“21st Century Waterways” — have your say about the Future of Navigation in the USA
Hurricane Arthur is putting a damper on Fourth of July celebrations even up here in Maine. The fireworks were canceled yesterday, our family lobster dinner is postponed, and the gale watch that went up this morning may mean I’ll be minding Gizmo tonight. But once again knee-jerk criticism of weather forecasting is not standing up to reality, specifically the work of NOAA’s National Hurricane Center. Arthur made a slight left turn last night, hence the gale watch, but remains darn close to the track forecast days ago. What’s more, the NHC not only distributes voluminous detail about the science behind their forecasts, but also a running graphic tally of how their forecast and the underlying computer models compare to the storm’s actual track. No doubt some boaters will still get in Arthur trouble, but I’m also confident that the U.S. Coast Guard is wonderfully able and willing to render assistance. So what a perfect time for those of us in a dry spot with an Internet connection to spend a few minutes helping NOAA, the USCG and also the Army Corp of Engineers (USACE) to maximize their resources in the future.
In 2012 we first heard that the USCG was considering a reduction in physical aids to navigation and other initiatives that may make sense in a world where electronic navigation has gained a lot of ground on visual navigation. This apparently led to a recent series of “Listening Sessions” around the country, and now there’s an online Future of Navigation / 21st Century Waterways survey where you can share your thoughts. While the language in the introduction above is a bit stilted, “collaborative Federal Government effort to effectively integrate information to establish a framework that enables the transfer of data between and among ships and shore facilities, and that integrates and transforms that data into decisions and action information,” read a couple of times suggests a big vision, I think. And don’t be put off by suggestions that this survey is just for professionals; I believe that the USCG asked me to “spread the word/opportunity” on Panbo because they know that many readers are knowledgable recreational boaters.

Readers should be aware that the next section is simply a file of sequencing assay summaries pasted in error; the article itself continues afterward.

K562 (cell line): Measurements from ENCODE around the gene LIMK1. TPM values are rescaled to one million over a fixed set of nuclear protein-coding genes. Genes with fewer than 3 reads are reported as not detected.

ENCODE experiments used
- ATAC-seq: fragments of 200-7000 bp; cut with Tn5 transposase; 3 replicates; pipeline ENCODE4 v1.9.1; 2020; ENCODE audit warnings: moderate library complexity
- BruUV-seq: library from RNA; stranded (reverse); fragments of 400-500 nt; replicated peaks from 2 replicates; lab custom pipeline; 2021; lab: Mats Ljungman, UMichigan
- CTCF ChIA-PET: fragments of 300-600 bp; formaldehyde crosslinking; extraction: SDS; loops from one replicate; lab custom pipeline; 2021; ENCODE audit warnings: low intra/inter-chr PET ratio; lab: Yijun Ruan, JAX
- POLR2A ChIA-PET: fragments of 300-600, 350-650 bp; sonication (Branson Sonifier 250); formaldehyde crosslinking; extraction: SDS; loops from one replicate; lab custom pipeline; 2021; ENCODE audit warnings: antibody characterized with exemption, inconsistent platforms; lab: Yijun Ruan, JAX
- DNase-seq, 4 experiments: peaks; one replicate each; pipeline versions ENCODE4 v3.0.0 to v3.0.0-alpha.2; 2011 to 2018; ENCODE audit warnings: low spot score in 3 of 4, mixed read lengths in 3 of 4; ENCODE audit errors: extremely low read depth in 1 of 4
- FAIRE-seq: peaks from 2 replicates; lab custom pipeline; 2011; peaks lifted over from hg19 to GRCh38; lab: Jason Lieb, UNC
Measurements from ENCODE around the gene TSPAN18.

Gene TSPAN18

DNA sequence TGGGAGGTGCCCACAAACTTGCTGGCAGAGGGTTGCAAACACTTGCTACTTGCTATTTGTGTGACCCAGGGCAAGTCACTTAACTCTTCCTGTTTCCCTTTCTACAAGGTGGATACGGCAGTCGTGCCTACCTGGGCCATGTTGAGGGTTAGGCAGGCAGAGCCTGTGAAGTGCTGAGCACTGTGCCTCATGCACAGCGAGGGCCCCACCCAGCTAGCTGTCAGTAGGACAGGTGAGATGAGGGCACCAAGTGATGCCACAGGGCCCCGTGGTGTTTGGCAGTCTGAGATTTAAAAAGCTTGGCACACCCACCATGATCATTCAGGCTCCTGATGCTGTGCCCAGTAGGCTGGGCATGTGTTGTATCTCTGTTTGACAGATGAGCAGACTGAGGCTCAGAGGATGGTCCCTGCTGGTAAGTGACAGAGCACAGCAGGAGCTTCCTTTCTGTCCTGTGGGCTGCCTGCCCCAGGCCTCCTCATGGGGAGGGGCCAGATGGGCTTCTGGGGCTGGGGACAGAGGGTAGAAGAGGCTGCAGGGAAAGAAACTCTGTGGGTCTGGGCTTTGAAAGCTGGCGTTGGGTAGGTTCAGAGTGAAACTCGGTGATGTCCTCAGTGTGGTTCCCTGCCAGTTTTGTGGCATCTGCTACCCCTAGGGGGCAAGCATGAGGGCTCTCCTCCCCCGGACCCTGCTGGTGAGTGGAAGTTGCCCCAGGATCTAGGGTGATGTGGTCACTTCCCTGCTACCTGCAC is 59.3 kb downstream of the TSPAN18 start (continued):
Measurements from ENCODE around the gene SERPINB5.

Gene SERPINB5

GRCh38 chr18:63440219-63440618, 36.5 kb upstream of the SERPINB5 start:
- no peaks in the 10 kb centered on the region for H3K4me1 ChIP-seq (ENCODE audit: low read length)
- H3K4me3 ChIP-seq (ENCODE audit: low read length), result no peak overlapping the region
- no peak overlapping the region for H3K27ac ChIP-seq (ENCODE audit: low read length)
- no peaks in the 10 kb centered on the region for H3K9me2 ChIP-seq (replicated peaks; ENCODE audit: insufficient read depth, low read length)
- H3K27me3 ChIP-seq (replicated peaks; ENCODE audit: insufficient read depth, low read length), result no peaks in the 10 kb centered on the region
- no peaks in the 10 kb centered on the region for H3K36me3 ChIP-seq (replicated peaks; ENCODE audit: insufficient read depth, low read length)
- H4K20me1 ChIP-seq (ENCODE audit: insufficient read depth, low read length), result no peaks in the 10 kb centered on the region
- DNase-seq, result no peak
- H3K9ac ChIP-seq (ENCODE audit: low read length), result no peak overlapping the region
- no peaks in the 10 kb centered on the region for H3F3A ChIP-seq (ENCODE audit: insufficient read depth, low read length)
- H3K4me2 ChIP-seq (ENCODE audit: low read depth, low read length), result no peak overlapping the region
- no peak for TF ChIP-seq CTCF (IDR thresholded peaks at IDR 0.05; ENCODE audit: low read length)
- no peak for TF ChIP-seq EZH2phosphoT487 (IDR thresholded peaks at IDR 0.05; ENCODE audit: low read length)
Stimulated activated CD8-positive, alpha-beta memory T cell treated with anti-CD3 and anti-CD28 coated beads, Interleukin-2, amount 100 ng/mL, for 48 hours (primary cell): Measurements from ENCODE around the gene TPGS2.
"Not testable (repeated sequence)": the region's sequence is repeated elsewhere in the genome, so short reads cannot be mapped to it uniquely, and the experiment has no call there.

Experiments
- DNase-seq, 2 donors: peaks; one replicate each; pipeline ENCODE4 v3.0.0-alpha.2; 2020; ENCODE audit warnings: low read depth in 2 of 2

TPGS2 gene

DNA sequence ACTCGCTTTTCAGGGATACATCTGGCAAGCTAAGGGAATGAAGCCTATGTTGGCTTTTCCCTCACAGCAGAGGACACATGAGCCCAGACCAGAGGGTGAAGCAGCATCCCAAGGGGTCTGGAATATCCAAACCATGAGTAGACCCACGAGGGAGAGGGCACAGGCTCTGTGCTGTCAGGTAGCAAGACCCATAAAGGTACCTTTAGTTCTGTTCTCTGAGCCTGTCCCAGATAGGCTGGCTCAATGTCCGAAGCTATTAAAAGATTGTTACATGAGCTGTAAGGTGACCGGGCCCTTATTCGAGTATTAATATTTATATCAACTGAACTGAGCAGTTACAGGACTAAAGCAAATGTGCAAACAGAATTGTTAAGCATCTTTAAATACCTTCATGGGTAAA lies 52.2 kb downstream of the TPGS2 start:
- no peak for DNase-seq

I, too, will be interested to hear how readers respond to the survey and I’ll share a few opinions I came up with. First of all, I used this opportunity to plead once again for distribution of all the AIS data collected by the U.S. Government to the public. As much as I appreciate how much the Coast Guard does for us, I’m not sure they even realize that another division of DHS financed the Smart Chart AIS app system that could be a much better source of small boat tracking information if it (and related apps) could offer us the NAIS level realtime AIS monitoring. (I appreciate Marine Traffic, too, but volunteer coverage remains very spotty).
I also found a way to remind the USCG that they still have not extended AIS mandates to many commercial vessels running up and down the coasts. Many such vessels — like the Maine ferries, thank goodness — have voluntarily installed AIS but there are still many ferries, passenger boats, small tugs and fishing boats that can afford and should be regulated to adopt this valuable safety device. Heck, this impatient entry dates back to 2010!
What may get me in trouble with some readers, though, is my sense that some physical aids to navigation can be removed without significant harm to our safe navigation. But I think I came up with a clever trade off, suggesting that “the first dollars saved by reducing AtoNs should go to the rapid deployment of a secondary electronic positioning system, probably eLoran” (which is thankfully back on the table). Please take the 21st Century Waterways survey and please tell us your ideas for the future of navigation aids. Have a great holiday weekend, too, even if Arthur comes around.